Julia Roberts, speaking at Amazon's "Homecoming" panel, deflected praise like it was her superpower, joking at one point that she shouldn't be "taking away from how impressed we felt about ourselves."
That "Homecoming" panel took place on a Sunday morning, drawing hundreds of the academy's 24,000-plus voting members. This year, the TV Academy, responding to gripes from networks and streamers, instituted a lottery system to attend these Emmy events, presumably so the same people wouldn't dominate the turnout night after night.
But you have to wonder: Who would have the time? This year, 220 shows requested an Emmy event slot, leading the academy to allow, for the first time, competitive events every night of the week as well as weekend afternoons, a concession to the glut of programming competing for voters' attention. Academy President Maury McIntyre said there were 40% more events than last year. Most, he added, sold out.
Netflix, in its second year of taking over sound stages at Hollywood's Raleigh Studios for a six-week Emmy promotional run, held events almost nightly at its 475-seat theater, enlisting the likes of Oprah Winfrey, Scorsese and director Paul Thomas Anderson to lead the conversations.
These pairings often led to memorable exchanges, sometimes emotional (Winfrey interviewing the Central Park Five, after a screening of the finale of Ava DuVernay's "When They See Us"), sometimes funny (Adam Sandler good-naturedly saying that even with all the movies he's written and directed, his late father's favorite was Anderson directing him in "Punch-Drunk Love").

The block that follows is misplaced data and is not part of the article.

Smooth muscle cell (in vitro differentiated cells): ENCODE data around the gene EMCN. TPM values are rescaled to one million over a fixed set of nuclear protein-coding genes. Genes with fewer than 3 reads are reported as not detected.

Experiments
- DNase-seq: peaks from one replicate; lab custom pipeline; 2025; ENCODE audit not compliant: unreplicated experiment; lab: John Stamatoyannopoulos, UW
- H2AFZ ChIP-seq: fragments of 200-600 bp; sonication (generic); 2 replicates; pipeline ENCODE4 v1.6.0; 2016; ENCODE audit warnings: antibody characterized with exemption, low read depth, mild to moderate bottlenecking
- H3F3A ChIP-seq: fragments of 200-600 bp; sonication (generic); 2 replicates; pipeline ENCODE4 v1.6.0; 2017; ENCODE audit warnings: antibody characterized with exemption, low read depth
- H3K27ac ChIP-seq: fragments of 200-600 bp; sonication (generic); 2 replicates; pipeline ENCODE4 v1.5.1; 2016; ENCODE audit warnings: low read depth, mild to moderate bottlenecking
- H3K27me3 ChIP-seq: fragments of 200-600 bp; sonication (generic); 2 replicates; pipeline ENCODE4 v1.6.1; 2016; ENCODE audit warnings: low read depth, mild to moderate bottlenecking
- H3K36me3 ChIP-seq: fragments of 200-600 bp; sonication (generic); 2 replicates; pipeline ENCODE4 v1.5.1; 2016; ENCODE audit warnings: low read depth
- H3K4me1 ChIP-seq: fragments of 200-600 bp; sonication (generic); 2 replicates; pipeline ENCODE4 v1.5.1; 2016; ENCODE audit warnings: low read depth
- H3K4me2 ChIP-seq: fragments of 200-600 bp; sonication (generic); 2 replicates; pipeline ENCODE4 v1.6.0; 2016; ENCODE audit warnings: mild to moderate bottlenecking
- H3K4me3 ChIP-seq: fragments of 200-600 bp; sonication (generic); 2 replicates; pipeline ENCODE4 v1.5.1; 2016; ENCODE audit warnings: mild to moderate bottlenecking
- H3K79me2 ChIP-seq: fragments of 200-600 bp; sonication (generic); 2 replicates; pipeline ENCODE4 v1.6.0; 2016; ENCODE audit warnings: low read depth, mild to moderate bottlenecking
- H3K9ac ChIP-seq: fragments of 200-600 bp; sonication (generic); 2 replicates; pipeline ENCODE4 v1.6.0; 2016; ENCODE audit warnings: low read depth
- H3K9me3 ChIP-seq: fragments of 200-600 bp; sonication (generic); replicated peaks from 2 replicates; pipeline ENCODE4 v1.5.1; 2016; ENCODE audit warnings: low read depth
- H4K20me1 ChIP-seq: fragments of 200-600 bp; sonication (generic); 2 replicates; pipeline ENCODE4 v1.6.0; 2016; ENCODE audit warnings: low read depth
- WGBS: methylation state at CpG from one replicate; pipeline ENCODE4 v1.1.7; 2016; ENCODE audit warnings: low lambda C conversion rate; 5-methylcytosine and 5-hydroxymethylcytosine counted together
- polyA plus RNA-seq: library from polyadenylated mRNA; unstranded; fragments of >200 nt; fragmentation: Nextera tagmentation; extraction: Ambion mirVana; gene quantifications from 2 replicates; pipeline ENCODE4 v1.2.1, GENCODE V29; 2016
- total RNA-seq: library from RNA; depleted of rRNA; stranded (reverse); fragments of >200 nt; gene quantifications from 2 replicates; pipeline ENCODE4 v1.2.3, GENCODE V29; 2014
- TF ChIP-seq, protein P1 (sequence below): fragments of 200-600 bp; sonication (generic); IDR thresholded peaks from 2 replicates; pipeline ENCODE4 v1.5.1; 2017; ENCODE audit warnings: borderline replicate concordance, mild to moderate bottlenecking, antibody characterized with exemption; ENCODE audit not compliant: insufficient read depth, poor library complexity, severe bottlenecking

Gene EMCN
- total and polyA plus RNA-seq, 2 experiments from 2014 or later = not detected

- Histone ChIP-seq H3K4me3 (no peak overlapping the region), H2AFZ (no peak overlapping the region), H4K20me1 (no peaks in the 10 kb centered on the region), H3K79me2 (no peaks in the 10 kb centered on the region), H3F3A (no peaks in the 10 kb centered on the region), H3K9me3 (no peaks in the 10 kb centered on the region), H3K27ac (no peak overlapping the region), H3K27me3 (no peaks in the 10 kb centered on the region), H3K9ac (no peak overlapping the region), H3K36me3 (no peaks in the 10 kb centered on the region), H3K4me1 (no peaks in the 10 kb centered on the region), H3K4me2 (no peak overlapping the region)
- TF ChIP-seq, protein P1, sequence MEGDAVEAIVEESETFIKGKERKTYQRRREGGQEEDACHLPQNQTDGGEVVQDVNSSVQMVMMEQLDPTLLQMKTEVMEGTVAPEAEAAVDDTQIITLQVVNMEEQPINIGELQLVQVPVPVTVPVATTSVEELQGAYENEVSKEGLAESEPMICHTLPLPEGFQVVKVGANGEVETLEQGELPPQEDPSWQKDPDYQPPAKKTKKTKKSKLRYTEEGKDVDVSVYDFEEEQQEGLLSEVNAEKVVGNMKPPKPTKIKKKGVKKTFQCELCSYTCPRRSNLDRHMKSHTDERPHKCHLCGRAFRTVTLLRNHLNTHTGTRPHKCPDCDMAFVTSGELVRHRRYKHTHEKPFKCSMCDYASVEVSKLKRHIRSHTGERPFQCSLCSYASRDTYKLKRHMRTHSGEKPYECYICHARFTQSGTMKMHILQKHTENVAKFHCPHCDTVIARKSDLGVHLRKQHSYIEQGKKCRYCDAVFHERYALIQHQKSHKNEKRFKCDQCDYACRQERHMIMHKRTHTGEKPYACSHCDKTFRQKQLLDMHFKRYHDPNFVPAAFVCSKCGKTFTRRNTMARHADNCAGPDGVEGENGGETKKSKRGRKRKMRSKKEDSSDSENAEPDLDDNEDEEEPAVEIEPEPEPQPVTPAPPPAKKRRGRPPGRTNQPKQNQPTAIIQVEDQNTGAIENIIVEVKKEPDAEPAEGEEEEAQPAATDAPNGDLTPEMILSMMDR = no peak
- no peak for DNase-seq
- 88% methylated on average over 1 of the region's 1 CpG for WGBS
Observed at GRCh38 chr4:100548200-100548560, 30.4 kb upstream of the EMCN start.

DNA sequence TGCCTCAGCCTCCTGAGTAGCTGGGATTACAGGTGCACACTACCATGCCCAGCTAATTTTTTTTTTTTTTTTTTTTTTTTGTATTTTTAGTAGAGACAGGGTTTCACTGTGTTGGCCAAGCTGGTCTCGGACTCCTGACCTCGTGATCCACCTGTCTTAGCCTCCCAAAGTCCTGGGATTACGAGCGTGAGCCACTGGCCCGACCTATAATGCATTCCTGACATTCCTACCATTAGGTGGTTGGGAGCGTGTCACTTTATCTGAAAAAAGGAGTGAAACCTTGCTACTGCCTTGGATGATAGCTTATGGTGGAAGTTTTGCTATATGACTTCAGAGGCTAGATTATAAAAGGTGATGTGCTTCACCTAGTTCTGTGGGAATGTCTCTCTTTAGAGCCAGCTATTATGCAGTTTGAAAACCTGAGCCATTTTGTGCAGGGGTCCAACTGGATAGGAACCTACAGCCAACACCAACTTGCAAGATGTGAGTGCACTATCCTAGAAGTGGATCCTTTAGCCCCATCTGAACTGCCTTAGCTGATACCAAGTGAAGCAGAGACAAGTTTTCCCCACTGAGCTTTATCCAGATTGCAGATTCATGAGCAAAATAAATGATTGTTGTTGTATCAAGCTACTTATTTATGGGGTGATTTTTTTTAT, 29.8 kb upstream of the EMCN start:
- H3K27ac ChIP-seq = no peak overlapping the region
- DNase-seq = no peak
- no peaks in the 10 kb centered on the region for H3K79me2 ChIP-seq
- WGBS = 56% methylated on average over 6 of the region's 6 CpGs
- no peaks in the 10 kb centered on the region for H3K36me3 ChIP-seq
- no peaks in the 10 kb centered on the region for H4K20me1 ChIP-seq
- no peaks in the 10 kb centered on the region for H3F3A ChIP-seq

National Geographic, meanwhile, leased the Greek Theatre, showcasing its Emmy contenders with a concert and festival experience. Mandy Moore sang a song during a "This Is Us" concert and panel at the John Anson Ford Amphitheatre. And for a week, voters and fans could relax in Archie and Edith Bunker's iconic living room chairs at the Westfield Century City mall, a nod to the ABC "Live in Front of a Studio Audience" reboot of "All in the Family."
Ahead of nominations balloting, the academy also clarified its rules prohibiting block voting and quid-pro-quo deal-making and then, last week, brought the hammer down on an unspecified number of voters found guilty of violating the regulations.
Several television network executives, speaking on background, said the disqualifications likely came after a social media post or group email exchange touting specific Emmy contenders came to the Television Academy's attention. McIntyre didn't want to get into specifics, noting only that the offending actions were "very concerning" and that the academy believed it needed to take action.
"We do not feel it would have damaged the level of the full competition, but the mere hint of this kind of thing could be damaging," he said, adding that the industry was "good at policing itself."
The shenanigans, along with the record number of events, speak to how much the Emmy continues to mean to the television industry, particularly in these times of fragmented viewership.
"There's a lot of energy around the Emmys," McIntyre says. "It's a mark of excellence."
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